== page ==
Source: wikipedia.org

The McDonnell Douglas C-9 is a military version of the DC-9. It was produced as the C-9A Nightingale for the United States Air Force, and the C-9B Skytrain II for the U.S. Naval Reserve and Marine Corps. The final active-duty flight of the C-9A Nightingale was in September 2005. The Boeing C-40 Clipper is replacing the Navy Reserve's aging C-9B fleet.

Design and development

The US Air Force C-9A Nightingale aircraft were used for medical evacuation (MedEvac), passenger transportation, and special missions from 1968-2005.

The C-9B aircraft provided cargo and passenger transportation as well as forward deployed air logistics support for the Navy and Marine Corps. A C-9B was chosen by NASA for reduced gravity research, replacing the aging KC-135 Vomit Comet.

Many of the Navy's C-9Bs have a higher maximum gross take-off weight (114,000 lb or 52,000 kg) and are fitted with auxiliary fuel tanks installed in the lower cargo hold to augment the aircraft's range to nearly 2,600 nautical miles (4,200 km) for overseas missions along with tail mounted infra-red (IR) scramblers to counter heat seeking missile threats in hostile environments.

The C-9 fleet was located throughout the continental U.S., Europe, and Asia.

C-9 Skytrain / Nightingale: San Diego, Calif. (August 19, 2003) -- The flight crew of the C-9B Skytrain II "City of San Diego," attached to the "Conquistadors" of Fleet Logistics Squadron Fifty Seven (VR-57), maintain a close watch on the lead aircraft during a photo flight near San Diego. VR-57 is a Naval Reserve squadron comprised of active duty and selected reserve personnel that provide around-the-clock, world-wide logistics support for the Navy and Marine Corps regular and reserve forces. U.S. Navy photo by Photographer's Mate 1st Class Edward G. Martens.C-9 Skytrain / Nightingale: San Diego, Calif. (August 19, 2003) -- The flight crew of the C-9B Skytrain II "City of San Diego," attached to the "Conquistadors" of Fleet Logistics Squadron Fifty Seven (VR-57), maintain a close watch on the lead aircraft during a photo flight near San Diego. VR-57 is a Naval Reserve squadron comprised of active duty and selected reserve personnel that provide around-the-clock, world-wide logistics support for the Navy and Marine Corps regular and reserve forces. U.S. Navy photo by Photographer's Mate 1st Class Edward G. Martens.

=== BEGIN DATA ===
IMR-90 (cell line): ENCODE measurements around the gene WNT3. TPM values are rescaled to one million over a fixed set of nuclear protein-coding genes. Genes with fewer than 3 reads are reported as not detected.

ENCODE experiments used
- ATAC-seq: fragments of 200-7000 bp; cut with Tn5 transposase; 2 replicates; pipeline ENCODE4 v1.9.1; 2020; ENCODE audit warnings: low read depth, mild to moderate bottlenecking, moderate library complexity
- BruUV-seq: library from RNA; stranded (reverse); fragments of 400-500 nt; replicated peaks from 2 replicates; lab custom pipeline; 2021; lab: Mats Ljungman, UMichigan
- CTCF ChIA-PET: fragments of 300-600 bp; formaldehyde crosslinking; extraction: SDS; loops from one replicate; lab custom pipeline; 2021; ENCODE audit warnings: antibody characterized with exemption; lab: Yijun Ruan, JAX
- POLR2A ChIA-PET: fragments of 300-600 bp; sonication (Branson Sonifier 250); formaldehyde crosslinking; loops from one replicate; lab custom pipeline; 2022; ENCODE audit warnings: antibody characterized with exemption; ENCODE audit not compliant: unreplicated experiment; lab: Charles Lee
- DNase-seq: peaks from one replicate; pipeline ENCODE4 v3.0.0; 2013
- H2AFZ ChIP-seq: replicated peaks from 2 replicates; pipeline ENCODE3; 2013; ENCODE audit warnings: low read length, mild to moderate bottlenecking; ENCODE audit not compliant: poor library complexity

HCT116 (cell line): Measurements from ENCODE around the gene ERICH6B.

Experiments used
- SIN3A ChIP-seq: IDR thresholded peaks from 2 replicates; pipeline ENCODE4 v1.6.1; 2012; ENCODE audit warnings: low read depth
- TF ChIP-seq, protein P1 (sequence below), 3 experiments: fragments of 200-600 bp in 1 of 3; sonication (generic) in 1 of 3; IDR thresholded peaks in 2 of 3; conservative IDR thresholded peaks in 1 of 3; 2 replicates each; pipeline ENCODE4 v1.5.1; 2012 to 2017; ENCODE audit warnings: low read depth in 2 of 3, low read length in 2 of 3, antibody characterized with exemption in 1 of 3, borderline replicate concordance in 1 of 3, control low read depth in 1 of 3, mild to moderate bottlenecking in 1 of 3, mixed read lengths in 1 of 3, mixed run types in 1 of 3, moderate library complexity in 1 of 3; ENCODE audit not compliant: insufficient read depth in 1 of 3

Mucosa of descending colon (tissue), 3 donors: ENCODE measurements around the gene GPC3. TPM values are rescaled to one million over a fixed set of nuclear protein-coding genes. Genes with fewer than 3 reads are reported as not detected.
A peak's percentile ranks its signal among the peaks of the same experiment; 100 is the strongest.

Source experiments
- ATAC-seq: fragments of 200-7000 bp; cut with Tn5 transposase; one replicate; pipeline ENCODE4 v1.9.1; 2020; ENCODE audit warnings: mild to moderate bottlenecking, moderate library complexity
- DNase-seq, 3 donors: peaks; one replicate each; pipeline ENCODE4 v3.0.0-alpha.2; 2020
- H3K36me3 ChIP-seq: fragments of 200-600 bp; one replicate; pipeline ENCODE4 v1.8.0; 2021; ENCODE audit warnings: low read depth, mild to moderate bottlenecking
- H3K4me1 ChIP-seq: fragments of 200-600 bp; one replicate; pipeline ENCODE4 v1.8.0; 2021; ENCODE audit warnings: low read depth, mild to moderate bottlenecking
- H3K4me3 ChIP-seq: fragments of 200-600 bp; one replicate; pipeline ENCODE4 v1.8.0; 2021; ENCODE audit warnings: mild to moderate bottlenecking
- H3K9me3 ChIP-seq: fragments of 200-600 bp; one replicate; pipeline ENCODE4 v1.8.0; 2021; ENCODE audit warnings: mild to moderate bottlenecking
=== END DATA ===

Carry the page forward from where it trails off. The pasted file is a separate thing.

Variants

* C-9A Nightingale - 23 aeromedical evacuation aircraft for the United States Air Force received from 1968.

* C-9B Skytrain II - 24 convertible passenger/transport versions for the United States Navy and Marine Corps delivered from 1973 to 1976. An additional five C-9s were converted from passenger configured DC-9s.

* VC-9C - 3 executive transport aircraft for the United States Air Force. Three aircraft (73-1681, 73-1682, 73-1683) were delivered to the US Air Force in late 1976.

* C-9K - 2 aircraft for the Kuwait Air Force.

Operators

Kuwait

* Kuwait Air Force

United States

* United States Air Force
* United States Marine Corps
* United States Navy
* NASA

More photos:

C-9 Skytrain / Nightingale: San Diego, Calif. (August 19, 2003) -- A C-9B Skytrain II from the "Conquistadors" of Fleet Logistics Squadron Fifty Seven (VR-57) passes by the Coronado Bay Bridge during a routine training flight. VR-57 is a Naval Reserve squadron comprised of active duty and selected reserve personnel that provide around-the-clock, world-wide logistics support for the Navy and Marine Corps regular and reserve forces. U.S. Navy photo by Photographer's Mate 1st Class Edward G. Martens.C-9 Skytrain / Nightingale: San Diego, Calif. (August 19, 2003) -- A C-9B Skytrain II from the "Conquistadors" of Fleet Logistics Squadron Fifty Seven (VR-57) passes by the Coronado Bay Bridge during a routine training flight. VR-57 is a Naval Reserve squadron comprised of active duty and selected reserve personnel that provide around-the-clock, world-wide logistics support for the Navy and Marine Corps regular and reserve forces. U.S. Navy photo by Photographer's Mate 1st Class Edward G. Martens.